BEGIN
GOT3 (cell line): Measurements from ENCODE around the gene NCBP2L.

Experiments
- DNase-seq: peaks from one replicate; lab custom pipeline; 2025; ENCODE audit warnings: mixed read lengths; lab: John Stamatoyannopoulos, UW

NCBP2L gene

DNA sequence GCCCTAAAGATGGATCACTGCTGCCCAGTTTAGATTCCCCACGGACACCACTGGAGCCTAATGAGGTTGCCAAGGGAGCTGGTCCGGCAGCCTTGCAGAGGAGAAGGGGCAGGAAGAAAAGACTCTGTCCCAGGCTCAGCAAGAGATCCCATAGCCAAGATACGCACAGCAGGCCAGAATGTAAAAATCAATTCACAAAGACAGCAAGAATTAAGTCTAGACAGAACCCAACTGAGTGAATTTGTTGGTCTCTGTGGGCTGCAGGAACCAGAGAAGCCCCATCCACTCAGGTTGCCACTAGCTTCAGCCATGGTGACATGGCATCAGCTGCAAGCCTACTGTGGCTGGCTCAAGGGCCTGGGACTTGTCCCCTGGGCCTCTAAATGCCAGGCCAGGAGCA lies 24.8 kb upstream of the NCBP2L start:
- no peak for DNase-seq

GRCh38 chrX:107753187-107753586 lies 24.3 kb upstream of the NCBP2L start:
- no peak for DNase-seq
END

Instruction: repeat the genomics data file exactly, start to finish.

GOT3 (cell line): Measurements from ENCODE around the gene NCBP2L.

Experiments
- DNase-seq: peaks from one replicate; lab custom pipeline; 2025; ENCODE audit warnings: mixed read lengths; lab: John Stamatoyannopoulos, UW

NCBP2L gene

DNA sequence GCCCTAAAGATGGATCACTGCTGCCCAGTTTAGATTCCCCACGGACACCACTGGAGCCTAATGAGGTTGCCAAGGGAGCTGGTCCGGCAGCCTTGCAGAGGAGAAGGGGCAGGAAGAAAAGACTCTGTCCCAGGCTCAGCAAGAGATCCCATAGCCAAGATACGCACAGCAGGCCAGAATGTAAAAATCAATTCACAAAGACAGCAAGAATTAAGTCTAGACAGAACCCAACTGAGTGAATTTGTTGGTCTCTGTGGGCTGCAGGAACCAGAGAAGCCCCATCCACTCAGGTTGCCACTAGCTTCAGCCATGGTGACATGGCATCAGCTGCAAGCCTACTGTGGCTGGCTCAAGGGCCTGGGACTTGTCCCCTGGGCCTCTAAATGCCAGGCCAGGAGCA lies 24.8 kb upstream of the NCBP2L start:
- no peak for DNase-seq

GRCh38 chrX:107753187-107753586 lies 24.3 kb upstream of the NCBP2L start:
- no peak for DNase-seq